It’s a rainy morning in my first week at the Aspen Center for Physics, but I’m hoping the sun comes out before too much longer. For those of you who haven’t been, the ACP is a mountain retreat in Aspen, CO, where physicists can go to hang out, hike, ski, enjoy outdoor summer concerts, drink coffee, and in general enjoy a more relaxed atmosphere in which to think up the great ideas that will shape their research in the coming years. It’s an exclusive club, so I’m glad to be here, if only for a week, as the first stop on my farewell tour of the US.
This week at the Center is devoted to a workshop on type Ia supernovae (SNe Ia), the favored “standard candles” of contemporary cosmology. Believed to be thermonuclear explosions of white dwarfs, balls of carbon and oxygen as massive as our Sun squeezed into a volume the size of the Earth, SNe Ia are powerful explosions that often out-shine the entire output of the galaxies in which they occur. They’re also remarkably regular. For rather obscure reasons, they’re also remarkably regular — though their apparent brightness depends on how far away they are (as with any light source), their absolute luminosity (how much energy they actually release) can be measured as accurately as 12% using the best methods now available. In most cases in astronomy, you’re lucky to get within a factor of 3!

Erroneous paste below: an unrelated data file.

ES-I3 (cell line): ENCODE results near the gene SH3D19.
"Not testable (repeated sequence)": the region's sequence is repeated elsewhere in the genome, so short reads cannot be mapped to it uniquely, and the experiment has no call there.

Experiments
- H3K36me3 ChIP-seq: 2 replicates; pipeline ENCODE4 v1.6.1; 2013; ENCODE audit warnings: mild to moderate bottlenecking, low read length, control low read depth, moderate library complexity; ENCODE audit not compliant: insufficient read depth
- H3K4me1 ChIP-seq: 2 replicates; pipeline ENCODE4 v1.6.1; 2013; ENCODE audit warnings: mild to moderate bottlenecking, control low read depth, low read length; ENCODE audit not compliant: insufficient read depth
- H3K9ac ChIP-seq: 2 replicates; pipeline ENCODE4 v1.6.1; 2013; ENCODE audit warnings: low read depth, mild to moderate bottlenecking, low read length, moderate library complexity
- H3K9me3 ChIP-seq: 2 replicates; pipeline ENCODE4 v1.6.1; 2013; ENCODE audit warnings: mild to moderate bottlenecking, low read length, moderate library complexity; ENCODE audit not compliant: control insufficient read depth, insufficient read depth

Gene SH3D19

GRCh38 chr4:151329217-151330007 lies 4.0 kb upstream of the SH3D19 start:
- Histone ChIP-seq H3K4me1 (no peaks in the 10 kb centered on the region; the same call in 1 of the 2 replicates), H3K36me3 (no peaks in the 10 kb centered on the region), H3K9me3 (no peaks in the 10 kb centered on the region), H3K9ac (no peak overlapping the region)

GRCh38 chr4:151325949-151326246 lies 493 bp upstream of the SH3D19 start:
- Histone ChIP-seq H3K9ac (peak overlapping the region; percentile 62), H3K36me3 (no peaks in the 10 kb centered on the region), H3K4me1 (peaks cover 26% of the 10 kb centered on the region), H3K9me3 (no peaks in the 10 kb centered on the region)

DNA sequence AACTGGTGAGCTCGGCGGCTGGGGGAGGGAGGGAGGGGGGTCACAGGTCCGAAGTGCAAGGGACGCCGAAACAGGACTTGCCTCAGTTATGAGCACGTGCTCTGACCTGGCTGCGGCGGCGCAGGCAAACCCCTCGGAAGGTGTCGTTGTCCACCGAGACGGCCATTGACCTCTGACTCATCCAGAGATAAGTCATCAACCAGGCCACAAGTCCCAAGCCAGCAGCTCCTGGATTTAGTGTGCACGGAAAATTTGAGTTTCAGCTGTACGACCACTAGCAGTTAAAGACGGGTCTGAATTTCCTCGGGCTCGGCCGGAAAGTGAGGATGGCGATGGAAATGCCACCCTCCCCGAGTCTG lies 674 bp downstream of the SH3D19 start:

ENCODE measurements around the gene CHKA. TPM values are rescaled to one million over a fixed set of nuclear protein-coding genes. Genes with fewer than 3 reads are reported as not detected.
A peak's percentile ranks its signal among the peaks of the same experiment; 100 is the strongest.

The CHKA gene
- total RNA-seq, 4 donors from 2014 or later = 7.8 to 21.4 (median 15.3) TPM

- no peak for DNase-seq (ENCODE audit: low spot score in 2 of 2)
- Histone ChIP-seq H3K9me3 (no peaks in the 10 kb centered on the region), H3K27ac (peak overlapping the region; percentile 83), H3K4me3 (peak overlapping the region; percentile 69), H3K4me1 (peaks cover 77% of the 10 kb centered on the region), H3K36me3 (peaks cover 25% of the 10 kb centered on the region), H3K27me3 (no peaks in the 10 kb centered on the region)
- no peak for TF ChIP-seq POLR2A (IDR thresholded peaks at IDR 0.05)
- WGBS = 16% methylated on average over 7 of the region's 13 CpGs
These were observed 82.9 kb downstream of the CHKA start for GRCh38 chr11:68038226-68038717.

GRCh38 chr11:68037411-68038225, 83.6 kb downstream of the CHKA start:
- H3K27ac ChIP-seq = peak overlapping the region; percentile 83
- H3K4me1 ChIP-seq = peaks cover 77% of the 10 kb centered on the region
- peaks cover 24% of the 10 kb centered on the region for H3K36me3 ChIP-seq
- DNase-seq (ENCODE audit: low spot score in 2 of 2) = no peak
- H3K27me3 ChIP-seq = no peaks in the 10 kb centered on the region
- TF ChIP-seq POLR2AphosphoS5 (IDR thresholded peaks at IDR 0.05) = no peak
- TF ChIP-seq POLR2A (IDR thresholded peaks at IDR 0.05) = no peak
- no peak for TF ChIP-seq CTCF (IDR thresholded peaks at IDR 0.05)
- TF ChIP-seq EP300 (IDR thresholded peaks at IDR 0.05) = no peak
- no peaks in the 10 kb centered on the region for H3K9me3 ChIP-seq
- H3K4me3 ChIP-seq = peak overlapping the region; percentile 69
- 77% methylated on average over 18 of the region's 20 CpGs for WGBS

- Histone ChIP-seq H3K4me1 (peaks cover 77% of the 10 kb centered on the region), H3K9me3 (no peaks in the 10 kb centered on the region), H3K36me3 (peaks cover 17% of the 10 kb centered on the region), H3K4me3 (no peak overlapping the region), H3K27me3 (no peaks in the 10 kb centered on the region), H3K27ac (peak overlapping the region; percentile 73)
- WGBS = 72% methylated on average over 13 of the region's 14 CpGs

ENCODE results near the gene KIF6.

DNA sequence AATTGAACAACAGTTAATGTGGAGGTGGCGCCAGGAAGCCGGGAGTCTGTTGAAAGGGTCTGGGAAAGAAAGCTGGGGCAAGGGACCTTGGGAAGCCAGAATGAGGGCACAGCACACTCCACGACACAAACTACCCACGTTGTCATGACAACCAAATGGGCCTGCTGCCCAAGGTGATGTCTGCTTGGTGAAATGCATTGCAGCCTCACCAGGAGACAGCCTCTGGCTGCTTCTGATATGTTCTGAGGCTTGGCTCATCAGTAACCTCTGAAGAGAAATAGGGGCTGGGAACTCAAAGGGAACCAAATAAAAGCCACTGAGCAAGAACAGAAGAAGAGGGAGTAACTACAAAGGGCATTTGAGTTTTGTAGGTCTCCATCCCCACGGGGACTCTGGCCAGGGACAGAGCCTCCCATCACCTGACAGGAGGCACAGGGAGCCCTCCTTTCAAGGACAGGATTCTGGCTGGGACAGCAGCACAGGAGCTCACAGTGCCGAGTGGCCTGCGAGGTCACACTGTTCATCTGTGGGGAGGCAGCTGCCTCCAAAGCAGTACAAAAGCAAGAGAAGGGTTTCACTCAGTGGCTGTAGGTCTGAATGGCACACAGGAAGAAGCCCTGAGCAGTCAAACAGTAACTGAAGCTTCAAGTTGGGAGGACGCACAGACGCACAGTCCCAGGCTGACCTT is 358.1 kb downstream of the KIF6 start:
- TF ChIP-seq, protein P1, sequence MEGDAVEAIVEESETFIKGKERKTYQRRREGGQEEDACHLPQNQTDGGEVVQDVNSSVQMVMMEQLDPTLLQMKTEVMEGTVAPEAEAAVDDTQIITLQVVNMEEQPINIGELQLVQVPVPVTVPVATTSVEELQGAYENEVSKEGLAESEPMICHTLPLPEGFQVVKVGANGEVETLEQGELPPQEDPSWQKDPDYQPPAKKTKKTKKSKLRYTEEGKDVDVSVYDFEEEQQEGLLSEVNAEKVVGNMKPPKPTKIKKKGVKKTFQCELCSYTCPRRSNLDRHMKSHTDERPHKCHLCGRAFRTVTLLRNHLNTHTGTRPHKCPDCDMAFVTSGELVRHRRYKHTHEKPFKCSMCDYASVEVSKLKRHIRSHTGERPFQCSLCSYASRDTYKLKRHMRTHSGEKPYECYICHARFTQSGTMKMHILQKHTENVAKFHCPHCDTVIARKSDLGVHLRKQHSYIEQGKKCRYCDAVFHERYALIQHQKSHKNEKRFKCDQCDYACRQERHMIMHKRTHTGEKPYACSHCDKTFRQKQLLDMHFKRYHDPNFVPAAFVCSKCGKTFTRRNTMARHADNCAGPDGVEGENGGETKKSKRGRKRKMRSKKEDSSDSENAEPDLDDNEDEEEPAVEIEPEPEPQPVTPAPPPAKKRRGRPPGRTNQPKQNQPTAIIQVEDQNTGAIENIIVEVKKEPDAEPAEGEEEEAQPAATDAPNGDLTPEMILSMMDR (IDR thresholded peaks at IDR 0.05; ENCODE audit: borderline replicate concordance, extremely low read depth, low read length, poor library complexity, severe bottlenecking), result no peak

Being able to determine distances accurately is key to measuring the influence of different forms of energy on the expansion of the universe. The only relevant force acting at very long distances in the universe is gravity, which, between “normal” kinds of objects like planets, stars, and galaxies, is well-known to be attractive. Thus it would seem that the universe’s expansion would slow down as every mass in the universe tugged on every other mass. But it was through the analysis of data on type Ia supernovae that in 1998, the universe’s expansion was shown to be getting faster — a result as yet still poorly understood, but can be framed as evidence for the presence of some kind of stuff you can’t see that exerts a repulsive gravitational force. The name astronomers and physicists give to their ignorance is “dark energy” (as distinct from dark matter, which is stuff you can’t see that still attracts things gravitationally).
I’ve lost track of the number of theoretical models claiming to explain dark energy, and few of them are particularly well-motivated physically. So theory offers very little guidance to understanding what the dark energy is or where it came from. To progress, therefore, we need to push towards more accurate measurements. There are several experimental tools which can be used to explore the properties of dark energy, of which type Ia supernovae are among the most mature and long-standing. The participants of this workshop are trying to learn more about SNe Ia — more details on what kinds of stars give rise to them, how they explode, and any other empirical aspects that may influence their use as probes of dark energy. I’m very interested in contributing to this effort in my future research.
On that note, I’d probably better get back to work; that paper’s not going to write itself…